Obviously this list is not a comprehensive one.  But it should give you a bit of a jump start.  Chances are, you've already thought of twenty things you want to get rid of.  To that I say: Go and Do.

Happy Pile-making!


See the entire Living With Less series HERE.


Brittany said...

Great post, Katie! Now I need a good kick in the pants to get started. :)

Aleatha Shannon said...

Alice Fulton was really inspiring to me too. I was already on the "wagon" so to speak, since reading a ton about simplicity late in high school (starting with Thoreau's Walden). But as you say, it is an ongoing process. A favorite tool I use to start are these questions: "If I lost everything, what would I go out and replace immediately? And what would I be glad that fate had taken from me?"

I got it from this article, which I read in high school.

Looking forward to reading more!

Lynne said...

Great list! I've got to start. I can't believe how much stuff we have accumulated. I was finally able to let go of several large pieces of funiture this summer. They really didn't fit into our new house... and we moved here 5 years ago!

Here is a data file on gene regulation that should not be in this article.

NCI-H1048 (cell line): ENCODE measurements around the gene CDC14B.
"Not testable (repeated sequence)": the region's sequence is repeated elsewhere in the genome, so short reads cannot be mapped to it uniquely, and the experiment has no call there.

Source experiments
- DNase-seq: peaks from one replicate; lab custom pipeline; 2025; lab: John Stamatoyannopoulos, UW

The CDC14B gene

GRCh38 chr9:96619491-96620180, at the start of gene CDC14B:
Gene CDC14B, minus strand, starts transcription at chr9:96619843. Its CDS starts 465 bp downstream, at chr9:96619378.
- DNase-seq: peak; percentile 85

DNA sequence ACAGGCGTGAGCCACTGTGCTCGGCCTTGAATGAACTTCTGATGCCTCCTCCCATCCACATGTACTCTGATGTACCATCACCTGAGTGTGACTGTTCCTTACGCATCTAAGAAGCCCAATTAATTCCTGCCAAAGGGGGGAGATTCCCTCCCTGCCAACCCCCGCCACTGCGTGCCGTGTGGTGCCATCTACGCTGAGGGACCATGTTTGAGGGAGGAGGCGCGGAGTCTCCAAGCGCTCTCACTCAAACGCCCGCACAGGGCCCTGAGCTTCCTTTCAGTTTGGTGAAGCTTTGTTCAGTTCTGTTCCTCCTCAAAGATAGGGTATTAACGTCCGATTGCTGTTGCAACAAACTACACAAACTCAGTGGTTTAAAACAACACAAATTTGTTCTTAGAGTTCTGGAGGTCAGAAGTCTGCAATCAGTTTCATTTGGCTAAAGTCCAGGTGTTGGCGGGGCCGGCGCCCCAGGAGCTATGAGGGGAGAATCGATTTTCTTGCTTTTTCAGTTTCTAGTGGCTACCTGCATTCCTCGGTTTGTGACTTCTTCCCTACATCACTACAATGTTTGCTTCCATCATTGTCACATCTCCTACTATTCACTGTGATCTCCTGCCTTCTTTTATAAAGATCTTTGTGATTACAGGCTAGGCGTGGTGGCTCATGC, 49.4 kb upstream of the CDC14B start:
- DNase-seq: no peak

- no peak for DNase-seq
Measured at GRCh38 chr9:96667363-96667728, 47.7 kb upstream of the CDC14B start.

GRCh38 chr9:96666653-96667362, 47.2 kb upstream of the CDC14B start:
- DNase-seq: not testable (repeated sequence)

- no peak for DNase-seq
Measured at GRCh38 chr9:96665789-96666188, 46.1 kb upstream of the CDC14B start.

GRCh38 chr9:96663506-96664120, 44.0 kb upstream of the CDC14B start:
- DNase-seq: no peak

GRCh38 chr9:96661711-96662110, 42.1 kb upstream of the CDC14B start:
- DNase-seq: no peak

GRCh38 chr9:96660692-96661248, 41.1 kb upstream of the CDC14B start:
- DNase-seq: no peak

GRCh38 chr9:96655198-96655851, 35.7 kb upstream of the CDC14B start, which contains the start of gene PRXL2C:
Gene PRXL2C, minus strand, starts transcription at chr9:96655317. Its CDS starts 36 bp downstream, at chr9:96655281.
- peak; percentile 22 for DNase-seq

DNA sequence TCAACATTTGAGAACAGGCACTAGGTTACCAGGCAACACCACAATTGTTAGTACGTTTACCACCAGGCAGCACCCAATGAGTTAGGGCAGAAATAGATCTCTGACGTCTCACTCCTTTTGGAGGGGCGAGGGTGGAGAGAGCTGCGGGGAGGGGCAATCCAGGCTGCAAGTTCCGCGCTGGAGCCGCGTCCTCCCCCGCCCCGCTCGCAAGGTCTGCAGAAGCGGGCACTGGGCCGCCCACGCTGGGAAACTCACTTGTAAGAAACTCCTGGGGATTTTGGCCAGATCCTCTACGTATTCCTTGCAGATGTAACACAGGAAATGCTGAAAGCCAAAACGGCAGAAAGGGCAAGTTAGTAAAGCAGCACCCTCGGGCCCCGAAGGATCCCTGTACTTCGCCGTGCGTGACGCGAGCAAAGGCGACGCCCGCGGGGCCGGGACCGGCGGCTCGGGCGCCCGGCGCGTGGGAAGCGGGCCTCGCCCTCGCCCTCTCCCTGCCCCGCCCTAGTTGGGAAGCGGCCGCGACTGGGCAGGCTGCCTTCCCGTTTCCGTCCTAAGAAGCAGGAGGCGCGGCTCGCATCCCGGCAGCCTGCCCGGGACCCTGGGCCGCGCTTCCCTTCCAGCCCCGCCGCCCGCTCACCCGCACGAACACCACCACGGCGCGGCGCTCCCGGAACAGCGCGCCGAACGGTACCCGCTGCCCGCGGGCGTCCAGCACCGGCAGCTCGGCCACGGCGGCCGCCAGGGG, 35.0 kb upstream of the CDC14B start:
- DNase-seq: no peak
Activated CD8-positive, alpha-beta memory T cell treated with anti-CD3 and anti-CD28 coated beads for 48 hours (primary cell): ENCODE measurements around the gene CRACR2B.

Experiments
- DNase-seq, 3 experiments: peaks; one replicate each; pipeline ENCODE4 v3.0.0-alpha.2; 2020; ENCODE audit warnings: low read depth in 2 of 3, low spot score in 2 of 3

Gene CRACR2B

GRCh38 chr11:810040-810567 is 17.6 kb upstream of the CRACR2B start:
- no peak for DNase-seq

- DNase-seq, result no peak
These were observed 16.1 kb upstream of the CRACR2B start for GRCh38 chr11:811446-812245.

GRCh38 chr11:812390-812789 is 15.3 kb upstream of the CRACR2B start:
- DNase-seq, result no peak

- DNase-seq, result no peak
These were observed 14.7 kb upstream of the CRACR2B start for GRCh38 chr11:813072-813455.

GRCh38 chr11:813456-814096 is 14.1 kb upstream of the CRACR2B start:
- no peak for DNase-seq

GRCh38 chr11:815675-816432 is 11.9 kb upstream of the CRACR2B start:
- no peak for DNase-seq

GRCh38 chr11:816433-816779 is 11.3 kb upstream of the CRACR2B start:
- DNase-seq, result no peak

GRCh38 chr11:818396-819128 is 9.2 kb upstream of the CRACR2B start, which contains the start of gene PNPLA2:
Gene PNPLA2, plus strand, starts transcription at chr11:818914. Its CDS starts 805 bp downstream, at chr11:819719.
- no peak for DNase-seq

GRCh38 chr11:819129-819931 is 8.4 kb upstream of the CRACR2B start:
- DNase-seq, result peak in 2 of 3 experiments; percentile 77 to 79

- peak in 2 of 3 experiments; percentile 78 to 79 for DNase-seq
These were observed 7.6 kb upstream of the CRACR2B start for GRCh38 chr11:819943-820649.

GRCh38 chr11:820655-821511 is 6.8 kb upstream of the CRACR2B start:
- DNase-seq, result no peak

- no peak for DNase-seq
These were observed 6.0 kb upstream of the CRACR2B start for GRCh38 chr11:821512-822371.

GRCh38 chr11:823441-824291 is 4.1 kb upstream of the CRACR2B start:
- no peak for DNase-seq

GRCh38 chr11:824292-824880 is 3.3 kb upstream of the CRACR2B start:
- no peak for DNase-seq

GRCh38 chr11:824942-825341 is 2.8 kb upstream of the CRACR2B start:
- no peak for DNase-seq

The Jessee Journal said...

We finally got rid of our computer desk. I hated that thing! It was black so it ALWAYS looked dusty AND it was a huge crap collector. Now that it's gone we no longer have a convenient place to drop our papers or other piles ... so we actually put them away ;) I will say, living in a small duplex for the past 7 years has made me very unattached to stuff! We are always in decrapify mode and trying to create more space and order with the small amount of room we have.

Becky said... is an amazing and thoroughly helpful blog.

As a minimalist who has taken on a family formerly run by a packrat (borderline horder) I have been sorting and purging for a year. Now as we are ready to move into our new (and much smaller) home I have very little to pack :)

Polly @ Pieces by Polly said...